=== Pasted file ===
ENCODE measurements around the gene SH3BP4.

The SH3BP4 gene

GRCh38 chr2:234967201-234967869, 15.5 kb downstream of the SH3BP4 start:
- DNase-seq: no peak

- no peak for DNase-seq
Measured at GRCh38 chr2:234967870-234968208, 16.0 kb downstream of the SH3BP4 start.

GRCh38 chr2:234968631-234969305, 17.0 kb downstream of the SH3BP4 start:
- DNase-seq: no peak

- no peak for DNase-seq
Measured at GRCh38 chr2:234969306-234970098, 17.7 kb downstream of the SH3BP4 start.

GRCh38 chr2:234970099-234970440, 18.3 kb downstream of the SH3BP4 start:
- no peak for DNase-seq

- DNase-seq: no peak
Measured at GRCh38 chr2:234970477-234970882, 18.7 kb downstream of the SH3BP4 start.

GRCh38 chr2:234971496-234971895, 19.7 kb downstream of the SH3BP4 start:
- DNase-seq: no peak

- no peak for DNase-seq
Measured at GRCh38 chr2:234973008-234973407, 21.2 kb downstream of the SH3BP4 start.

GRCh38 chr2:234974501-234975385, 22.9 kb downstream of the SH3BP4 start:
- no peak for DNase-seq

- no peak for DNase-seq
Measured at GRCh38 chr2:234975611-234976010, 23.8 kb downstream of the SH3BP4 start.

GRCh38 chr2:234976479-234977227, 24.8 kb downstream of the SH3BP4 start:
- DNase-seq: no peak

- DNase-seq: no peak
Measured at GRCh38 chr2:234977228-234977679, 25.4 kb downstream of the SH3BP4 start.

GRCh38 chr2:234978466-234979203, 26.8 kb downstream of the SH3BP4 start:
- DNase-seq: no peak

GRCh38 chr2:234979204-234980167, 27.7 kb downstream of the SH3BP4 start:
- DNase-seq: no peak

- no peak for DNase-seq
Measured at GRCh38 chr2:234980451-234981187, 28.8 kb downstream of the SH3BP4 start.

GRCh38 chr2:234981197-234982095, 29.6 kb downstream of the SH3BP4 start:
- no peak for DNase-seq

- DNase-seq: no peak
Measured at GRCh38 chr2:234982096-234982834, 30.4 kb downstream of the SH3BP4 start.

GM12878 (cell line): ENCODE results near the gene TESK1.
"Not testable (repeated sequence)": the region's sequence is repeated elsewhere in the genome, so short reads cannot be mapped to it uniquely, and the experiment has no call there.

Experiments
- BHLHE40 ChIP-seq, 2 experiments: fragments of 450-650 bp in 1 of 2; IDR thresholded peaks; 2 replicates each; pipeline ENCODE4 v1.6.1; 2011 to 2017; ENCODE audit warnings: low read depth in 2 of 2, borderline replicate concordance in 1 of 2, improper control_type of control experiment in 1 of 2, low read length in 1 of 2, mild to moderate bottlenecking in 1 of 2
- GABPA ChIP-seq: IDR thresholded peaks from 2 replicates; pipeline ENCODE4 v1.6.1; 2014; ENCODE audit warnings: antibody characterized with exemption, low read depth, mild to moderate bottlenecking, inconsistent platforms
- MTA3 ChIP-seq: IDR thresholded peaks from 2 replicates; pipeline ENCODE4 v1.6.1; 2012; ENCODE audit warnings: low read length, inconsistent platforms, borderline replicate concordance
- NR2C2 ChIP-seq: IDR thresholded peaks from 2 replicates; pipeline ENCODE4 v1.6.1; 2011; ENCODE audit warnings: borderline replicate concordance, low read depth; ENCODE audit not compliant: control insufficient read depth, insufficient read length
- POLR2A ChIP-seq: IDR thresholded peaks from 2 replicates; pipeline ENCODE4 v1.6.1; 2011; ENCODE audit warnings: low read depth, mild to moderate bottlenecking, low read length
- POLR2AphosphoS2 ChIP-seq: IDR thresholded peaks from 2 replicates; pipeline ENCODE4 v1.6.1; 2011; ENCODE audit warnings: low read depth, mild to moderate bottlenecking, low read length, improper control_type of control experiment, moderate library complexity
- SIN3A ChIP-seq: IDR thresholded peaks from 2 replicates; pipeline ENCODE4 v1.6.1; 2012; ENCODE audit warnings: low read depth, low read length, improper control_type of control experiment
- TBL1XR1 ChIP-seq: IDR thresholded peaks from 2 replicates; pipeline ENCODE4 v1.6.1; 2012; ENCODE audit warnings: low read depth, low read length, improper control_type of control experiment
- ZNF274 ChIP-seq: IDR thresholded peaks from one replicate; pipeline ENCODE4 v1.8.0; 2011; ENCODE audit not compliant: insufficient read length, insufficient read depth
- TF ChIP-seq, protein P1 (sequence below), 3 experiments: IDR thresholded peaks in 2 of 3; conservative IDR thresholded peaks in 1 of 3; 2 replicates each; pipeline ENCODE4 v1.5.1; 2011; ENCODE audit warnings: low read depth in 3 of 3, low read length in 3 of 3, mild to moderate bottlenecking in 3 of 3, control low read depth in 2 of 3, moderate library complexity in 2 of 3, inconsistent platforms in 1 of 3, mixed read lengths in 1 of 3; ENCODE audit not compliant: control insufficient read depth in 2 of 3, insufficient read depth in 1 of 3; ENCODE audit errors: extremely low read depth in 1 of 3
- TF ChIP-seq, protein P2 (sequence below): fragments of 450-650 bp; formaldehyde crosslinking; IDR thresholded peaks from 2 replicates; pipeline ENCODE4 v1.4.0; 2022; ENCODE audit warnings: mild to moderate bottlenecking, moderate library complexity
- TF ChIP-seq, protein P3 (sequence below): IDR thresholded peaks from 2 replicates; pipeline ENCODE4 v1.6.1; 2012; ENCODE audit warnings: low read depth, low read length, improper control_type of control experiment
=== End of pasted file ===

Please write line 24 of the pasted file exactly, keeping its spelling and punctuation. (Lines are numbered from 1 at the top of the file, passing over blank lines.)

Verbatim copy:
- DNase-seq: no peak